By Stefan J. Bos, Worthy News Chief International Correspondent
COLORADO, USA (Worthy News)-- Devoted Christian students across the United States faced uncertainty Tuesday, February 17, as President Barack Obama signed into law the nation's biggest ever economic stimulus plan which bans religious worship or instruction in university and college facilities that receive state funds for renovations.
"No funds awarded under this section may be used for – (3) modernization, renovation, or repair of facilities – (A) used for sectarian instruction or religious worship; or (B) in which a substantial portion of the functions of the facilities are subsumed in a religious mission," a part of the plan says.
One of the effects will be to bar Bible studies and worship meetings by Christian and other religious student groups in facilities that have undergone repairs or modernization work underwritten by stimulus funds, according to religious liberty advocates.
The measure is part of the almost $800 billion in government spending and tax cuts that Obama says are designed to get America's economy back on track. However critics describe the plan as anti-religious. “The dust is settling on the “bipartisan” stimulus bill and one thing is clear: it is anti-religious,” said former presidential candidate Mike Huckabee, who is also an ordained Baptist pastor.
"During debate, Senator Jim DeMint offered an amendment to strike the provision from the bill but it failed 43-54, with Democrats voting overwhelmingly for this blatantly anti-religious provision," Huckabee wrote on his Website and in an e-mail to supporters, monitored by Worthy News.
"Why would Democrats add this provision into a spending bill that they say is "urgently needed" to help our economy?" he added. Supporters of the provision say it guarantees the separation of church and state and ensures that tax payers dollars are not used for religion.
However the American Center for Law and Justice (ACLJ) said in published remarks that it would challenge the provision in federal court as it allegedly encourages discrimination.
"This is an unacceptable provision that clearly discriminates against religious organizations that have a legal right to use those facilities," ACLJ chief counsel Jay Sekulow said in a written statement. "This is not what 'economic stimulus' is about. We know that the American people don't want their tax dollars used for discriminatory measures."
It came shortly after Obama already signed an executive "reorganizing" the White House Office on Faith-Based and Neighborhood Partnerships to be used only for "secular purposes", not evangelism. Yet despite controversies, Obama seemed pleased when signing the stimulus plan outside of Washington, in the Western city of Denver, Colorado on Tuesday, February 17.
Denver hosted the 2008 Democratic National Convention, at which Obama received his party's presidential nomination. The majority of Colorado voters supported Obama in the November election, after several elections in which Republicans won the state.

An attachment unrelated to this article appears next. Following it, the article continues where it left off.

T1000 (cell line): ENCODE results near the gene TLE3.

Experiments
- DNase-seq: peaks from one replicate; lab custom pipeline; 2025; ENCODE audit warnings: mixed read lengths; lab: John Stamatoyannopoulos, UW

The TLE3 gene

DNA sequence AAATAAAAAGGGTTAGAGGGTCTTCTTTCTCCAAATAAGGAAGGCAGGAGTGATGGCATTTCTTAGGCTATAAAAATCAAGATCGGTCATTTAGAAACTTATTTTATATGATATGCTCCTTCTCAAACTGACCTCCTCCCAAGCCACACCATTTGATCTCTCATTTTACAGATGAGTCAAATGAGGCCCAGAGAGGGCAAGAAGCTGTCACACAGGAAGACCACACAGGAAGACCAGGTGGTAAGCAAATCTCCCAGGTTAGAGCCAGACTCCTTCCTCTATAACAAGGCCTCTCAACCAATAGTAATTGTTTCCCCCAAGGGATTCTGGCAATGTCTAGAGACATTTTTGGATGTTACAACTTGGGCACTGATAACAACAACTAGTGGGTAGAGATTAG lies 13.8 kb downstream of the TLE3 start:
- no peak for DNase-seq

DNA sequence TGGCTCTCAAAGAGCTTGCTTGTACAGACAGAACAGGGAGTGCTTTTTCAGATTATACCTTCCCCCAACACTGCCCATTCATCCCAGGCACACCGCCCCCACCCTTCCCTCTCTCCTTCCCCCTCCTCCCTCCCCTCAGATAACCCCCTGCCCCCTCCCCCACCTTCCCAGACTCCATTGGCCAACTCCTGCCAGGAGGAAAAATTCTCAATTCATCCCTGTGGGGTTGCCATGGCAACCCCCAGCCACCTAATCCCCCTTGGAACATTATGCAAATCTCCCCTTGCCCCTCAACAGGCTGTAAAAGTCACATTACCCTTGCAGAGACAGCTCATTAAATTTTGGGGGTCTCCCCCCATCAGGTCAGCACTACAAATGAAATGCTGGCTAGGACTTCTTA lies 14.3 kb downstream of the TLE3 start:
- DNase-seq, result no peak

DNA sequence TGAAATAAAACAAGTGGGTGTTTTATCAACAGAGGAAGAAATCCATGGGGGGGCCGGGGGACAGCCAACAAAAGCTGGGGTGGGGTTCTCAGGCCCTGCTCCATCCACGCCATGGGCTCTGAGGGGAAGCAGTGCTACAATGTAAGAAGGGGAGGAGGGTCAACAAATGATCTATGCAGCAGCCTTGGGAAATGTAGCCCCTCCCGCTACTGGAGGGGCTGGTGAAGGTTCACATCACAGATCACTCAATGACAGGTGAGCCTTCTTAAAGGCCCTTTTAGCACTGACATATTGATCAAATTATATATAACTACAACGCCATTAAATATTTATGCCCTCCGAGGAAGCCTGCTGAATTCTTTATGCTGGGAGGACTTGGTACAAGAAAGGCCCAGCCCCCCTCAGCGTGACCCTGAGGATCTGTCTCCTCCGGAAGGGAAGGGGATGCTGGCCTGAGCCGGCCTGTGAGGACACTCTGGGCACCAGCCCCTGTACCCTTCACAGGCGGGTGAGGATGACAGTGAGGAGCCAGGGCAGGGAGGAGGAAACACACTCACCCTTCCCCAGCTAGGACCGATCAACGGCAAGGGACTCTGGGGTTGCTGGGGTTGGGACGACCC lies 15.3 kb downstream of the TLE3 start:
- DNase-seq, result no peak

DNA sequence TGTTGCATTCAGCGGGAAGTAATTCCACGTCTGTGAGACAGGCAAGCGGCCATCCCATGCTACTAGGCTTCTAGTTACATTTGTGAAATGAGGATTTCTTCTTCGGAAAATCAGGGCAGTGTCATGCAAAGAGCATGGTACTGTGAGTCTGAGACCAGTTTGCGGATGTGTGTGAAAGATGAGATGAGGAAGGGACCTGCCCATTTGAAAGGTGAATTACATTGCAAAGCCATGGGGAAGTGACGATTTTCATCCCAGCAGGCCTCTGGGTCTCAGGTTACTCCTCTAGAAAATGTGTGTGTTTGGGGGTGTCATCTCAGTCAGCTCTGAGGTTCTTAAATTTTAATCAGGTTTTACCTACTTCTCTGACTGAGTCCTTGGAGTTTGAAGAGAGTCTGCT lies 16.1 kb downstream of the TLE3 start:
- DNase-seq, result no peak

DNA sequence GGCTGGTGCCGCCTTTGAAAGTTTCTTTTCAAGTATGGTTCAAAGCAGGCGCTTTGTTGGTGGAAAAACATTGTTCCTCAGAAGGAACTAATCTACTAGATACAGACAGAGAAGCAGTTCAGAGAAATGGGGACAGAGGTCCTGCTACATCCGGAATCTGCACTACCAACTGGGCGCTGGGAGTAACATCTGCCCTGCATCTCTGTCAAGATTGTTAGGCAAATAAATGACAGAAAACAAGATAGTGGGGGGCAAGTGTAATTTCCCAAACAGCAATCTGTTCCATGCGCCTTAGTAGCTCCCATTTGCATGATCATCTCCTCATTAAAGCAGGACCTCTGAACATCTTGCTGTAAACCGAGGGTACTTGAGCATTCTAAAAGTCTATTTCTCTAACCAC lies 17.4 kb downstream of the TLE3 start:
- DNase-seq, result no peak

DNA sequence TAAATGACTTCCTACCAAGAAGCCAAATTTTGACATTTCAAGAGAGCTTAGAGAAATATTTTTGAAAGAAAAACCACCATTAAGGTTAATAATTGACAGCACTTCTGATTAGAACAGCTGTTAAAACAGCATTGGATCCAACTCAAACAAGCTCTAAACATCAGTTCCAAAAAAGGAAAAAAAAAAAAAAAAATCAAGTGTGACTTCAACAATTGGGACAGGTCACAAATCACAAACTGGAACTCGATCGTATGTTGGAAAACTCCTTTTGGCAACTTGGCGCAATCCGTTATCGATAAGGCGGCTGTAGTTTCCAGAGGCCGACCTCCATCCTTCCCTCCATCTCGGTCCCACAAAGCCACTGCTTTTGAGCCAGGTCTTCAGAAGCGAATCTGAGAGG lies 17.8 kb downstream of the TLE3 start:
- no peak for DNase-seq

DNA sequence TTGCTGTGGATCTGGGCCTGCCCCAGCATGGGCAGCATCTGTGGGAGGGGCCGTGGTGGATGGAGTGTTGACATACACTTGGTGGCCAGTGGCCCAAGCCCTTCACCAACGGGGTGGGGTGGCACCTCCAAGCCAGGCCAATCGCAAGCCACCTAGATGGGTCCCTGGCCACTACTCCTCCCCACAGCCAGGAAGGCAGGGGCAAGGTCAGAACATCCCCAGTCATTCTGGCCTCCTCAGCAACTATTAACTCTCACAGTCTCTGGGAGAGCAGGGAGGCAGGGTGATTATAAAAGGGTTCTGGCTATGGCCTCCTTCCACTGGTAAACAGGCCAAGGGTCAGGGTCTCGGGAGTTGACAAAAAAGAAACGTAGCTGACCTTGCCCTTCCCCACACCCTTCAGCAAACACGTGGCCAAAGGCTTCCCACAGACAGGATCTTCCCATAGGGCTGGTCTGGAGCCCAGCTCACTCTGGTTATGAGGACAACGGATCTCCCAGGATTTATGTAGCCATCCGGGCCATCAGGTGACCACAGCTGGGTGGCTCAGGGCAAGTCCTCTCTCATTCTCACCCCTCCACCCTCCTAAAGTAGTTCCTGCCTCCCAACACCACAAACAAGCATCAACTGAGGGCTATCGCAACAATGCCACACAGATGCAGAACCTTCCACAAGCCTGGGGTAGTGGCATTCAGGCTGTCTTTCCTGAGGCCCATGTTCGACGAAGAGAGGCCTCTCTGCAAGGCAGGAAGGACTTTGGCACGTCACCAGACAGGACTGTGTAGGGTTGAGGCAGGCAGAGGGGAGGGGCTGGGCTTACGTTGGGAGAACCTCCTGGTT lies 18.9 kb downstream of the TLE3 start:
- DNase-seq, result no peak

"I do not want to pretend that today marks the end of our economic problems nor does it constitute all of what we are going to have to do to turn our economy around," he said at the signing ceremony. "But today does mark the beginning of the end."
Colorado also has a reputation for supporting businesses that produce and support so-called "clean energy".
Before President Obama signed the legislation, Blake Jones, the president of the Colorado-based Namaste Solar company, which makes solar energy equipment, said the stimulus plan will help his company and many others.
"Our trade association - the Solar Energy Industries Association - estimates that as a direct result of this stimulus bill, U.S. solar companies will create 69,000 good-paying jobs this year, and almost double that number over the next two years," he added.
Overall, the Obama administration claims the plan will create or save millions of jobs, cut taxes for 95 percent of working Americans and inject new money into efforts to reform education, health care, and rebuild infrastructure.
Others aren't so sure. They include United States Representative Tom Price (R-Roswell) who became somewhat of a television celebrity last week when smashing the 1,000 plus pages of the bill and waving what looked to be a small, dead ball of fur on the floor of the U.S. House. The prop was reportedly from a pet store.
“What’s in it? Have you read it?” he said of the $787 million stimulus bill. “We found 30 million for mice. Got 30 million for mice. You can’t be serious. What a joke. $30 million for mice. Does that create jobs?”
The economic stimulus plan passed both houses of Congress, with all majority Democrats supporting the measure and nearly all Republicans voting against it. Minority-party lawmakers have warned the plan is too costly and wasteful, and will not work.
On Wednesday, February 18, Obama was to visit the Southwestern state of Arizona to introduce a program he said would help millions of homeowners avoid mortgage foreclosures. Several economists and politicians agree that the U.S. financial crisis began with bad loans in the home mortgage industry.